OSIRIS-REx cameras delivered for integration and testing
When it comes to a sample mission to asteroids, the U.S. lags behind Japan. So far, the Japan Aerospace Exploration Agency (JAXA) has launched two missions to collect parts of an asteroid. The first, named Hayabusa, safely returned samples to Earth back in November 2010. The National Aeronautics and Space Administration (NASA) is now building the Origins, Spectral Interpretation, Resource Identification, Security-Regolith Explorer (OSIRIS-REx) – NASA’s first asteroid sample mission.
A suite of three cameras that should allow OSIRIS-REx to see a near-Earth asteroid, map it, and pick a safe and interesting place to touch the surface and collect a sample, has arrived at Lockheed Martin Space Systems in Denver for installation to the spacecraft.
“This is another major step in preparing for our mission,” said Mike Donnelly, OSIRIS-REx project manager at NASA’s Goddard Space Flight Center. “With the delivery of the camera suite to the spacecraft contractor, we will have our full complement of cameras and spectrometers.”
The OSIRIS-REx mission is scheduled to launch in September 2016 atop a United Launch Alliance Atlas 411 booster from Cape Canaveral Air Force Station’s Space Launch Complex 41 (SLC-41) in Florida. Its primary mission is to study Bennu, a near-Earth asteroid that measures about one-third of a mile (approximately 500 meters) across.
After rendezvousing with Bennu in 2018, the spacecraft will survey the asteroid, obtain a sample, and return it to Earth in 2023. This is the first U.S. mission to sample an asteroid returning the largest sample from space since the Apollo lunar missions.
The three camera instrument suite, known as OCAMS (OSIRIS-REx Camera Suite), was designed and built by the University of Arizona’s Lunar and Planetary Laboratory.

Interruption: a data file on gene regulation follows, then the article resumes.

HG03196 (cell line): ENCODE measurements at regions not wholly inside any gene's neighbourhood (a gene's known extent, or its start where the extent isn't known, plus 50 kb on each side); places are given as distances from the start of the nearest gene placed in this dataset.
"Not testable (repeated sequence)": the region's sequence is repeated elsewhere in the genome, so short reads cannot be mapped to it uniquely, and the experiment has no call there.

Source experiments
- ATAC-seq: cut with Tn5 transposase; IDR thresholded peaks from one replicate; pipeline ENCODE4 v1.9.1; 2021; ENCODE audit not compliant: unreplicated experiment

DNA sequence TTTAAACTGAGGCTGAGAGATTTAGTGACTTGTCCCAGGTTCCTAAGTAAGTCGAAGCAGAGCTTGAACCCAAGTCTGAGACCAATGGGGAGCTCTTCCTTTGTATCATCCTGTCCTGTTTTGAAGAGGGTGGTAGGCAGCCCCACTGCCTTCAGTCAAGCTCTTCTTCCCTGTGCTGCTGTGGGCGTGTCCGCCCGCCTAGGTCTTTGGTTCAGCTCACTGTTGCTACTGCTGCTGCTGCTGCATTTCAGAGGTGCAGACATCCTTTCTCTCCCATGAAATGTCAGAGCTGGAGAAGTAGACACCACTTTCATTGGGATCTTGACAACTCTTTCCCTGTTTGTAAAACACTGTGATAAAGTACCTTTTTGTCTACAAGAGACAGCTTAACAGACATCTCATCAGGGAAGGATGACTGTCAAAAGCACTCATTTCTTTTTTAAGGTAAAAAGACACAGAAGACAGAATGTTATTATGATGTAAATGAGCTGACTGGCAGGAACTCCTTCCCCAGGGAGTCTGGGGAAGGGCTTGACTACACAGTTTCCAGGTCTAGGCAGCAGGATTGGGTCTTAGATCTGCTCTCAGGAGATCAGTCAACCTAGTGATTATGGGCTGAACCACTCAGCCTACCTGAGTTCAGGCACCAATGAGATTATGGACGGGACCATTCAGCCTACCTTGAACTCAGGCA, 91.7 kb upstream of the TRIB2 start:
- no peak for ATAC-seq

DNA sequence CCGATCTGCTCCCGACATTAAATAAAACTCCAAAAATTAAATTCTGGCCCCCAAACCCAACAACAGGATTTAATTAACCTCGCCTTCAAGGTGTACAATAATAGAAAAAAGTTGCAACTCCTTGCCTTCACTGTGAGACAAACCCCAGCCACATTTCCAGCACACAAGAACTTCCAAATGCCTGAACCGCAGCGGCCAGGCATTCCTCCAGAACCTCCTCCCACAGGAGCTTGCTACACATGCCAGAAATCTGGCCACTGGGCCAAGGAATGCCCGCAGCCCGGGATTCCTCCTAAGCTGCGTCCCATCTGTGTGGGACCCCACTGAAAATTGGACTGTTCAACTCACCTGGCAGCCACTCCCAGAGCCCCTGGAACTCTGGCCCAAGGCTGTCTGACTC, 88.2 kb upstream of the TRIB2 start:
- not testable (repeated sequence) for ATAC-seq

The largest of the cameras, PolyCam, is a small telescope that will acquire the first images of Bennu from a distance of 1.2 million miles (2 million kilometers) and provide high resolution imaging of the sample site. MapCam will search for satellites and dust plumes around Bennu, map the asteroid in color, and provide images to construct topographic maps. SamCam will document the sample acquisition event and the collected sample.
“PolyCam, MapCam, and SamCam will be our mission’s eyes at Bennu,” said Dante Lauretta, principal investigator for OSIRIS-REx at the University of Arizona, Tucson. “OCAMS will provide the imagery we need to complete our mission while the spacecraft is at the asteroid.”
OSIRIS-REx is designed to examine Bennu and look for clues to the Solar System’s origin. It is possible that organic molecules and water similar to those that may have seeded life on Earth may be found. Additionally, the data gathered will help scientists as they study ways to mitigate potentially deadly asteroid impacts with Earth.
“The most important goal of these cameras is to maximize our ability to successfully return a sample,” said OCAMS instrument scientist Bashar Rizk from the University of Arizona, Tucson. “Our mission requires a lot of activities during one trip – navigation, mapping, reconnaissance, sample site selection, and sampling. While we are there, we need the ability to continuously see what is happening around the asteroid in order to make real-time decisions.”
Joe Latrell is a life-long avid space enthusiast having created his own
rocket company in Roswell, NM in addition to other consumer space
endeavors. He continues to design, build and launch his own rockets and has a passion to see the next generation excited about the opportunities of space exploration. Joe lends his experiences from the corporate and small business arenas to organizations such as Teachers In Space, Inc. He is also actively engaged in his church investing his many skills to assist this and other non-profit endeavors.